My colleague, Justin Mayo, is a data specialist. We spent months learning and working with the data. To examine brain and spine surgeons, Justin pulled federal data from the National Plan and Provider Enumeration System. That system supplies a unique 10-digit number called the National Provider Identifier (NPI) for all healthcare providers. From this, we created a subset of doctors whose primary specialty was neurological surgery or orthopedic surgery of the spine.
Justin matched the NPI numbers from our slice of the federal data to NPI numbers in the state data so that we could look at all patients whose attending doctor was a neuro or spine specialist. Justin’s analysis showed a drastic change for Swedish in both the numbers of patients and the billed charges for those patients. And the top doctors at Swedish really surged ahead of their peers in the state. The data also allowed for other analyses of certain types of cases, including specific diagnoses, specific procedures and specific outcomes.
Some states have this kind of data available. Others do not. For those that don’t, reporters may want to try using Medicare data as a proxy. There’s a lot available at data.medicare.gov and data.cms.gov.
Q: How did you find Talia Goldenberg’s story? How did you get her family to open up for that haunting narrative?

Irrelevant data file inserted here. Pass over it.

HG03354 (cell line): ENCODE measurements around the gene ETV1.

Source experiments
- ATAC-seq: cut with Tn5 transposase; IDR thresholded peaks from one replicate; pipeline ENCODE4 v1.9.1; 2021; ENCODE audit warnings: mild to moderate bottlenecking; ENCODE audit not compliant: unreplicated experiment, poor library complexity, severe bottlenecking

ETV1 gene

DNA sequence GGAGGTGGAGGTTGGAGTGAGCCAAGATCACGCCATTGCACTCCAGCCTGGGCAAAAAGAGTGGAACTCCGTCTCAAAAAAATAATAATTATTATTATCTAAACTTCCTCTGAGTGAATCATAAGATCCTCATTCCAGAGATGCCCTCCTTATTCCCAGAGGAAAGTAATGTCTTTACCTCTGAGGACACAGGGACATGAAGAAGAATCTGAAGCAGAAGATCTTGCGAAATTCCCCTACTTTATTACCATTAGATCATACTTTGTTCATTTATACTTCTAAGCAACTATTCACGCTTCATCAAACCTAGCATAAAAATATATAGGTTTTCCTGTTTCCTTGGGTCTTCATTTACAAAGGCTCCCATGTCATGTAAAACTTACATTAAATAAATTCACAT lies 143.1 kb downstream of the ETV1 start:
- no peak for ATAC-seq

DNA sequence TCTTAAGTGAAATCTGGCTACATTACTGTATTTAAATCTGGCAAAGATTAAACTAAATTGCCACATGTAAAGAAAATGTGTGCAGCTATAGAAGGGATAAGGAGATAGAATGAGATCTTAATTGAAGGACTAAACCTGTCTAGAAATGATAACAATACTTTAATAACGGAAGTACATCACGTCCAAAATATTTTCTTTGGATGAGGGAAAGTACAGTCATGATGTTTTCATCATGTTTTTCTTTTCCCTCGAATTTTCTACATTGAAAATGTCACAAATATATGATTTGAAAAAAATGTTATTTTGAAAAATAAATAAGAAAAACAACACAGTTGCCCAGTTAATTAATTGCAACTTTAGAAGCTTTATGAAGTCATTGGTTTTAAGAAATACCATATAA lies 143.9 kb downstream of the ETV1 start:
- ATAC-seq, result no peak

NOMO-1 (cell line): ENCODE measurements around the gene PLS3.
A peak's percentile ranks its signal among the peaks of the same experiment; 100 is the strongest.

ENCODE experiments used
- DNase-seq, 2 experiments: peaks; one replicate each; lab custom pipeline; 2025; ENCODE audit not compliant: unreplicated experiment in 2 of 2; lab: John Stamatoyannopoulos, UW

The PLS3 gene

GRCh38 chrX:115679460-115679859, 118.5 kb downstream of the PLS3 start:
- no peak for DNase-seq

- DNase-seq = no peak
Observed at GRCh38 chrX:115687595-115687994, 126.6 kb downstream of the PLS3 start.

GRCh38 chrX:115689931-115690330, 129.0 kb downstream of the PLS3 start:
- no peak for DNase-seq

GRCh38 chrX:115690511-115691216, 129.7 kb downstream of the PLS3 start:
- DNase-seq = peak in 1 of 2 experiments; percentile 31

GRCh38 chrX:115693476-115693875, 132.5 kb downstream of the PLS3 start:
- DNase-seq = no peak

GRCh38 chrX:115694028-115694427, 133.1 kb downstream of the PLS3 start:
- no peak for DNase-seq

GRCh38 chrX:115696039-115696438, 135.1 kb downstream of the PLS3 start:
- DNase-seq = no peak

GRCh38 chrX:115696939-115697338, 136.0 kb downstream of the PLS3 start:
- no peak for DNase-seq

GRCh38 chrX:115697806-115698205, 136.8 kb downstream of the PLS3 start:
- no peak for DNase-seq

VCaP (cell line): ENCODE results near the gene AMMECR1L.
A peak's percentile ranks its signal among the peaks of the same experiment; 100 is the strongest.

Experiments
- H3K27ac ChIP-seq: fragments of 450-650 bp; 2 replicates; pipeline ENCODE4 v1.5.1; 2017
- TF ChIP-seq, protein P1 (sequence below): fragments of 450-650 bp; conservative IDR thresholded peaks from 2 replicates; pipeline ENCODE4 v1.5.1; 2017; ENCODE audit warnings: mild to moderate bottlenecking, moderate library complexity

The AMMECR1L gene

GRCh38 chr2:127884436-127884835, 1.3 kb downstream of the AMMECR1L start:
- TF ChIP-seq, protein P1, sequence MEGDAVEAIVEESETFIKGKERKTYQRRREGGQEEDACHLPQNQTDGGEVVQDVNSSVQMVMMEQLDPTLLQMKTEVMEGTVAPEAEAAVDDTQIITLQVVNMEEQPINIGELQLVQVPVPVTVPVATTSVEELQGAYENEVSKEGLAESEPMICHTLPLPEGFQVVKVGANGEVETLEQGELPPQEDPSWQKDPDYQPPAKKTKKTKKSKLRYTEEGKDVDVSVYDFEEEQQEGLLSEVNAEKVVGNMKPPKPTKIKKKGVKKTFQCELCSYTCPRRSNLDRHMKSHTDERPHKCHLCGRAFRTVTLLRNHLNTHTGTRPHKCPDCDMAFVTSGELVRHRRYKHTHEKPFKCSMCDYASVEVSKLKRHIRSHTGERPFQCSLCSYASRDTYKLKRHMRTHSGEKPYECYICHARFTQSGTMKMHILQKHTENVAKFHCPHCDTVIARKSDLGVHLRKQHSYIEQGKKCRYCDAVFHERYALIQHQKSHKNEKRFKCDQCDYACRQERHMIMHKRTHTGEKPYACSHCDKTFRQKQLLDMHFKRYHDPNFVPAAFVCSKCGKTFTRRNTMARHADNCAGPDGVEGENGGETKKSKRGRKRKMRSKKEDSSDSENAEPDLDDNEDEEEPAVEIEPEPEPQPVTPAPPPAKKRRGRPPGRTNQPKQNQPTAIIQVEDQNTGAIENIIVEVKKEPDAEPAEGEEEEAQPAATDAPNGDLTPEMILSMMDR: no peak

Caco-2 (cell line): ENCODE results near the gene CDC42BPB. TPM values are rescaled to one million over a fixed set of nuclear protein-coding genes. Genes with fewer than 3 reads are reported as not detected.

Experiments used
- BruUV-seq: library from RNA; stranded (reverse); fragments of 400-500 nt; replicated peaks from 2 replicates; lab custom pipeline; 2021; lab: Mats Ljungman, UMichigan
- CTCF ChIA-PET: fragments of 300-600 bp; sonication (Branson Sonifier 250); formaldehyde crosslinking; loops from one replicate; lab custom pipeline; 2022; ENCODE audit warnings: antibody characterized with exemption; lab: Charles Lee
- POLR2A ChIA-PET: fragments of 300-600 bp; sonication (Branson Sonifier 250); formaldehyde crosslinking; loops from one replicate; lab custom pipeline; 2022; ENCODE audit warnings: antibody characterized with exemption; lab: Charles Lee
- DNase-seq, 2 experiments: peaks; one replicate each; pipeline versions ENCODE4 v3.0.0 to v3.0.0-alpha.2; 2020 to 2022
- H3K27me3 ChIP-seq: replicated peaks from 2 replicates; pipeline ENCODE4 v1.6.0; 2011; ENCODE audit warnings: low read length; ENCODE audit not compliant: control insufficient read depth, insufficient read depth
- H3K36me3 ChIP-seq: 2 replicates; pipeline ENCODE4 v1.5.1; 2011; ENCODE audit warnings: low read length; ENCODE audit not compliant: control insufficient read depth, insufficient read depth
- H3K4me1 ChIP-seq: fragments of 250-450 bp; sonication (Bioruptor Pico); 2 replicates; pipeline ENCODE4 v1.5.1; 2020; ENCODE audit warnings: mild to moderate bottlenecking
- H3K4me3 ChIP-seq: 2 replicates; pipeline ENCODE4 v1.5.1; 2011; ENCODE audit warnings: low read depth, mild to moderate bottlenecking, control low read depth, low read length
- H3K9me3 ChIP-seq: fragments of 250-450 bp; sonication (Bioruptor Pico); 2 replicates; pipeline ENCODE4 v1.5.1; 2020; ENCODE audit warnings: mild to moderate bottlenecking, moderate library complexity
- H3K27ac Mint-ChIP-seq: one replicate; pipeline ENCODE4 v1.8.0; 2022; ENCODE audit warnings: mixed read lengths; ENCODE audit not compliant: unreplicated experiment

Talia’s family had pursued a lawsuit against the hospital, so we came across that during our reporting. The records from the case gave us a glimpse into what had happened.
When I first approached her parents, they declined an interview. They seemed unsure of whether they’d want to participate in a news story and unsure of what they could say about Talia’s death due to the limitations of how their legal case was resolved.
I then tried talking with the family through their attorney, and they remained reticent but not opposed to speaking with me. I later called other family members to learn more about Talia’s life and what she was like as a person. After those interviews, her parents expressed an interest in speaking. They had some limitations on what they could talk about, and that was challenging, but they were still able to detail Talia’s compelling life story and what things were like in the hours surrounding her surgery. I can’t imagine what it was like for them to answer those kinds of questions, but I’m grateful that they were willing to share Talia’s story.
Q: A source forwarded you an internal email where Swedish addressed the ongoing staff concerns about the star surgeon at the center of your series, to which you made the gutsy move to reply all [pictured above], in order to solicit new sources, even though it put your investigation full out in the open. Did you have any hesitation about that and how did that accelerate your reporting?
No hesitation. Part of the anonymous internal message was some discussion about how a Seattle Times reporter had been calling current and former employees. So plenty of people were aware of the work I was doing and the questions I was asking. As soon as I saw the email, I thought it was an opportunity to directly engage in the broader conversation that was happening at the health system and let people know that I was interested and available to talk. There were more than 100 medical professionals on the list, including some top Swedish leaders, so it was an efficient way to reach a lot of folks that I had been trying to contact through other methods.
The email resulted in new information and new leads. We still had a lot left to examine at that point, so it was helpful.